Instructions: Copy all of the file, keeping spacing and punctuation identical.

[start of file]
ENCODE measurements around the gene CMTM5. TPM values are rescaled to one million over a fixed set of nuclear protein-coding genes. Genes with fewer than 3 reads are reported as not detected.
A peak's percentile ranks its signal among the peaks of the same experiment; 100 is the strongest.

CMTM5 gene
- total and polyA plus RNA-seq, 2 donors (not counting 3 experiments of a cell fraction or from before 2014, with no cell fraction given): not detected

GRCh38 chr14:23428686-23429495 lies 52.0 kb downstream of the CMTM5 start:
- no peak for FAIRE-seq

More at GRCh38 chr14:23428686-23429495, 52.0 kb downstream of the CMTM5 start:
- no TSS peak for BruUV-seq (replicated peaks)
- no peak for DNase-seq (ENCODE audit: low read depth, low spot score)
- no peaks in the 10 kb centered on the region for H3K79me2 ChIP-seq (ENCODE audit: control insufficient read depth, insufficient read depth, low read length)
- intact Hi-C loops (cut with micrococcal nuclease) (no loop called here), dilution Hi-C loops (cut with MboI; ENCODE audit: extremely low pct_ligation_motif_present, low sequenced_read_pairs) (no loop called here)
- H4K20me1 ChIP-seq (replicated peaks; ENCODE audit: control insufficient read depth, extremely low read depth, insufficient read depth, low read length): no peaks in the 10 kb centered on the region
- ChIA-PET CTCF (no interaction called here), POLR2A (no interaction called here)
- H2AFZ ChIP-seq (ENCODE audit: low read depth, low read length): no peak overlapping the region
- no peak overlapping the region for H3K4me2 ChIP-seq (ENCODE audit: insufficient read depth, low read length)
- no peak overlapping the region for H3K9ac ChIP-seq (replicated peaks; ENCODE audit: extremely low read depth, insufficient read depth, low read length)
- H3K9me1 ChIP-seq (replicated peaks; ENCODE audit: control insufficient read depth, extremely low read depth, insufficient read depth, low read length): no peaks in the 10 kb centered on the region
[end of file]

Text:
ENCODE measurements around the gene CMTM5. TPM values are rescaled to one million over a fixed set of nuclear protein-coding genes. Genes with fewer than 3 reads are reported as not detected.
A peak's percentile ranks its signal among the peaks of the same experiment; 100 is the strongest.

CMTM5 gene
- total and polyA plus RNA-seq, 2 donors (not counting 3 experiments of a cell fraction or from before 2014, with no cell fraction given): not detected

GRCh38 chr14:23428686-23429495 lies 52.0 kb downstream of the CMTM5 start:
- no peak for FAIRE-seq

More at GRCh38 chr14:23428686-23429495, 52.0 kb downstream of the CMTM5 start:
- no TSS peak for BruUV-seq (replicated peaks)
- no peak for DNase-seq (ENCODE audit: low read depth, low spot score)
- no peaks in the 10 kb centered on the region for H3K79me2 ChIP-seq (ENCODE audit: control insufficient read depth, insufficient read depth, low read length)
- intact Hi-C loops (cut with micrococcal nuclease) (no loop called here), dilution Hi-C loops (cut with MboI; ENCODE audit: extremely low pct_ligation_motif_present, low sequenced_read_pairs) (no loop called here)
- H4K20me1 ChIP-seq (replicated peaks; ENCODE audit: control insufficient read depth, extremely low read depth, insufficient read depth, low read length): no peaks in the 10 kb centered on the region
- ChIA-PET CTCF (no interaction called here), POLR2A (no interaction called here)
- H2AFZ ChIP-seq (ENCODE audit: low read depth, low read length): no peak overlapping the region
- no peak overlapping the region for H3K4me2 ChIP-seq (ENCODE audit: insufficient read depth, low read length)
- no peak overlapping the region for H3K9ac ChIP-seq (replicated peaks; ENCODE audit: extremely low read depth, insufficient read depth, low read length)
- H3K9me1 ChIP-seq (replicated peaks; ENCODE audit: control insufficient read depth, extremely low read depth, insufficient read depth, low read length): no peaks in the 10 kb centered on the region